Starbucks is chasing after Starbarks, a local dog daycare center in Algonquin, Ill., alleging that the kennel’s name and logo are too similar to its own.
One month after opening Starbarks in March, the company’s owner, Andrea McCarthy-Grzybek, received a letter in the mail from the coffee giant asking her to change her business’ name, logo and website, the Northwest Herald reported.
David vs. Goliath battles frequently erupt over business names, the Chicago Sun Times noted. For example, the dog toy company Haute Diggity Dog fought in court with designer Louis Vuitton over its "Chewy Vuitton" line of products, and won. But a small sex shop called Victor’s Little Secret wasn’t as lucky. Lingerie retailer Victoria’s Secret managed to get a Supreme Court decision reversed in its favor, barring the shop from using a name that allegedly "tarnished" its brand.
McCarthy-Grzybek, for her part, reportedly weighed two courses of action after receiving Starbucks’ demand: lawyer up and battle the coffee company in court, or give in and make the changes. But the costs associated with either option threaten to sink the small business, McCarthy-Grzybek told the Herald.
“It’s a big, huge financial burden,” she said in an interview with the newspaper. “It’s not like I’m making any money. I’m paying for my property here.”
McCarthy-Grzybek said she’s already spent about $2,000 on legal costs, the Chicago Sun Times reported.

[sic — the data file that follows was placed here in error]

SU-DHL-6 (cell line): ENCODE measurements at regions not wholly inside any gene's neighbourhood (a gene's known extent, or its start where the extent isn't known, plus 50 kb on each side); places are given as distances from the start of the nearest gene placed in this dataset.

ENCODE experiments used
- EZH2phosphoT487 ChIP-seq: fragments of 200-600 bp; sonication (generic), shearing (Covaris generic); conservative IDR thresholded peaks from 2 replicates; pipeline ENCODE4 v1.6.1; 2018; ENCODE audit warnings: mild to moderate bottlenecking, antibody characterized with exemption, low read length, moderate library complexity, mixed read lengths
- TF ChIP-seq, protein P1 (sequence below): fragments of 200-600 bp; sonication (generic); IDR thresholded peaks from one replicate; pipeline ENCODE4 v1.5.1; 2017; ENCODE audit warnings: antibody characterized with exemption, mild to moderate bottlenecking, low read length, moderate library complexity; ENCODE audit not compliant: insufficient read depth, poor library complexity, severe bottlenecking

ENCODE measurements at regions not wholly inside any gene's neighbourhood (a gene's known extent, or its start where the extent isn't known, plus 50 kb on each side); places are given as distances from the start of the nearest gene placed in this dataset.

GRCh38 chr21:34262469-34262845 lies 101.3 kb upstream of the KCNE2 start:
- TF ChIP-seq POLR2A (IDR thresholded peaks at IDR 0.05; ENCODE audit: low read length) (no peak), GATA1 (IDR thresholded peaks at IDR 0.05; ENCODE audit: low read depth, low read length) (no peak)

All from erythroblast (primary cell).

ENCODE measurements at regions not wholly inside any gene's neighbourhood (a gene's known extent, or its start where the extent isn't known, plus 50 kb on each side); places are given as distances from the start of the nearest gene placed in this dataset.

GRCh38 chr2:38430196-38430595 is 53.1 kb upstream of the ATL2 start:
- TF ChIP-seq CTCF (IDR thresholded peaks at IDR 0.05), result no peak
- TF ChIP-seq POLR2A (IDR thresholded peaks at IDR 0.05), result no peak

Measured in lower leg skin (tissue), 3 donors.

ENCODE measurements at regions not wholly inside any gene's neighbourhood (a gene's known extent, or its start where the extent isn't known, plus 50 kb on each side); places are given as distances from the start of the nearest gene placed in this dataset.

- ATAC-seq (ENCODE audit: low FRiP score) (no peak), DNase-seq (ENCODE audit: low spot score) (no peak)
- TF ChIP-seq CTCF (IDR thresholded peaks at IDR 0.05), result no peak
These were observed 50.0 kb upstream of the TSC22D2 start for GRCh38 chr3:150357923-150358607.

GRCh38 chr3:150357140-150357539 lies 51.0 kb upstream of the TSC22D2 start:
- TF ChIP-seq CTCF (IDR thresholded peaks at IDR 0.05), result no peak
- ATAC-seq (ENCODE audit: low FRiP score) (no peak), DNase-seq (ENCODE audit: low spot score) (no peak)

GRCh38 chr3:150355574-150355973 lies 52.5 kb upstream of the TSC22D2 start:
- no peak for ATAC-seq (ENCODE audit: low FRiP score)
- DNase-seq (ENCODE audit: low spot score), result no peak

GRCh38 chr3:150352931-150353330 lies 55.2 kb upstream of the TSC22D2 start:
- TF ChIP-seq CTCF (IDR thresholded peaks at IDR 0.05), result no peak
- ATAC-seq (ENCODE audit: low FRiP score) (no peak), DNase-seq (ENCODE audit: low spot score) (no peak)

An Internet search shows that McCarthy-Grzybek isn’t the only doggie entrepreneur who’s built a business that plays off Starbucks’ name. There’s Star Barks: Pueblo’s Premier Pet Grooming in Pueblo West, Co., Star Barks Grooming Studio in Bethel, Conn. and Star Barks Chow & Java in Casper, Wyoming.
Zack Hutson, a spokesman for Starbucks, told HuffPost that the company evaluates such businesses on a case by case basis. “In the case of Starbarks in Algonquin,” Hutson said, “it’s the similarity of the logo and the name that prompted our actions.”
McCarthy-Grzybek told the Chicago Sun Times she has offered to change the green in her logo to yellow, and the stars to paws, but Starbucks wasn’t biting.
Hutson said Starbucks is keen on “resolving the issue amicably.” He pointed to a dog hotel located in Phoenix, Arizona that was using 'Starbarks' in its name and agreed to make changes without a lawsuit being filed. To inform customers of the changes, the kennel, now called Canine Village, posted a message on its former domain name, starbarksaz.com.
That message reads: “Due to a conflict with a very famous coffee company our previous name (which we cannot mention) had to be changed to Canine Village only.”
ALSO ON HUFFPOST:
Start your workday the right way with the news that matters most. Learn more